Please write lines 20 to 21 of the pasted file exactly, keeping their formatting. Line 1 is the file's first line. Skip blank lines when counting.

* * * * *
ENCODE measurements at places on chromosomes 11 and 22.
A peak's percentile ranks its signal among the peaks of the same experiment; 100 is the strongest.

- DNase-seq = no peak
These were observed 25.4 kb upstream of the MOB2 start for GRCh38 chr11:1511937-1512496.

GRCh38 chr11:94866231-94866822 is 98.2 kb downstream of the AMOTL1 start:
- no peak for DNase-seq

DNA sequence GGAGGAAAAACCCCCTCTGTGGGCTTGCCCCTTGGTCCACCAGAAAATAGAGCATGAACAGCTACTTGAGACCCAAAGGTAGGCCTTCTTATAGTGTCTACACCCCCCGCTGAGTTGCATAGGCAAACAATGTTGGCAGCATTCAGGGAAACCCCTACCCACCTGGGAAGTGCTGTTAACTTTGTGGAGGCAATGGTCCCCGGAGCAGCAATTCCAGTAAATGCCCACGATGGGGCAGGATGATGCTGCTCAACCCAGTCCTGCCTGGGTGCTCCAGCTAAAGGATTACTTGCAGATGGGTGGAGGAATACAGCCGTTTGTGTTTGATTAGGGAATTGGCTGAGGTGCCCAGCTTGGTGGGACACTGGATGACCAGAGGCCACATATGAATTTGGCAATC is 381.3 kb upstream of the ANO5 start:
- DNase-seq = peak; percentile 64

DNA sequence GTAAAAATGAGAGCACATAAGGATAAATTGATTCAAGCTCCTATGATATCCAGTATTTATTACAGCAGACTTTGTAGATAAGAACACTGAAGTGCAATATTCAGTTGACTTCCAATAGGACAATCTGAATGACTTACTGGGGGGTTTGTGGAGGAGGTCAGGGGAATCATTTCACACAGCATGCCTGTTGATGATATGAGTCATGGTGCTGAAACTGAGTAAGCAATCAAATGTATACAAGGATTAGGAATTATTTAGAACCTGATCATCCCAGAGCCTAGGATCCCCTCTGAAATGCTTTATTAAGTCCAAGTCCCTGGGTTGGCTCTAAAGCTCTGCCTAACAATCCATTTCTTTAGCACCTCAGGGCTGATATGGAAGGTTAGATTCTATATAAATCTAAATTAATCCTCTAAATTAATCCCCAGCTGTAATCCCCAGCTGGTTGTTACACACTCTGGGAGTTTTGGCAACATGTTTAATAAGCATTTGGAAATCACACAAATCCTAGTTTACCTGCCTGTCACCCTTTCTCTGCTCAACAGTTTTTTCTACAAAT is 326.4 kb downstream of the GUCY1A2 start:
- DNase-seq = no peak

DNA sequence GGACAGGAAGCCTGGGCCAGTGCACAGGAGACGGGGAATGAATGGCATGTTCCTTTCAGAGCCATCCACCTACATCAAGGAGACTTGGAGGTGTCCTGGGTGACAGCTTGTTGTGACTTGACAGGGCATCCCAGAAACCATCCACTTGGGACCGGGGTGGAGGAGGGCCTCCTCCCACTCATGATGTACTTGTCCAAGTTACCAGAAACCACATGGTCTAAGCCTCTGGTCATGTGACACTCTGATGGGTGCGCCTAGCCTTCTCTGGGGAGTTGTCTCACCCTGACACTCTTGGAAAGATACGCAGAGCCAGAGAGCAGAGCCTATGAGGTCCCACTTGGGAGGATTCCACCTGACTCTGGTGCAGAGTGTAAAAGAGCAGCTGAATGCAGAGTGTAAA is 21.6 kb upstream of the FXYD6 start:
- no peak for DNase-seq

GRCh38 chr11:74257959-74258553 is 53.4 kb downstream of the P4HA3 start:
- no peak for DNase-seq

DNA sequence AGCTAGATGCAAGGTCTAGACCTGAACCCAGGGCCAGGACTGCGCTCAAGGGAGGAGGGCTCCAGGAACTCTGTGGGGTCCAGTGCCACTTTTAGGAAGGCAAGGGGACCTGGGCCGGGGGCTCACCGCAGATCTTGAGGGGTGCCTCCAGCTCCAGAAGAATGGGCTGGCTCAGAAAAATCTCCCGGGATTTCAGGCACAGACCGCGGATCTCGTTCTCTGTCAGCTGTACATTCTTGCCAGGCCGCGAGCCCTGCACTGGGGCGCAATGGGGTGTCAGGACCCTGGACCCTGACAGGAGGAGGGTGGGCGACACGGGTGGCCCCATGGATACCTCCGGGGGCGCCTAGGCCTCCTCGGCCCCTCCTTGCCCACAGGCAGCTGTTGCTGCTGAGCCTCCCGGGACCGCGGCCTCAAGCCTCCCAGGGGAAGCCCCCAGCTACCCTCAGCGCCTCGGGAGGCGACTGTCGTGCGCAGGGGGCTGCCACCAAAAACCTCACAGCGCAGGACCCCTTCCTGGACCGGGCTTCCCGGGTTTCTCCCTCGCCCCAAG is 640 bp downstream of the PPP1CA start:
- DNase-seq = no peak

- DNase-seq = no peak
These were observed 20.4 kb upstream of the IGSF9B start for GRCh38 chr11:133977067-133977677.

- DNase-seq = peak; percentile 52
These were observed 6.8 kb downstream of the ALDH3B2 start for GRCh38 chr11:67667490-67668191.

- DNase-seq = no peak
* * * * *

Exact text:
These were observed 6.8 kb downstream of the ALDH3B2 start for GRCh38 chr11:67667490-67668191.

- DNase-seq = no peak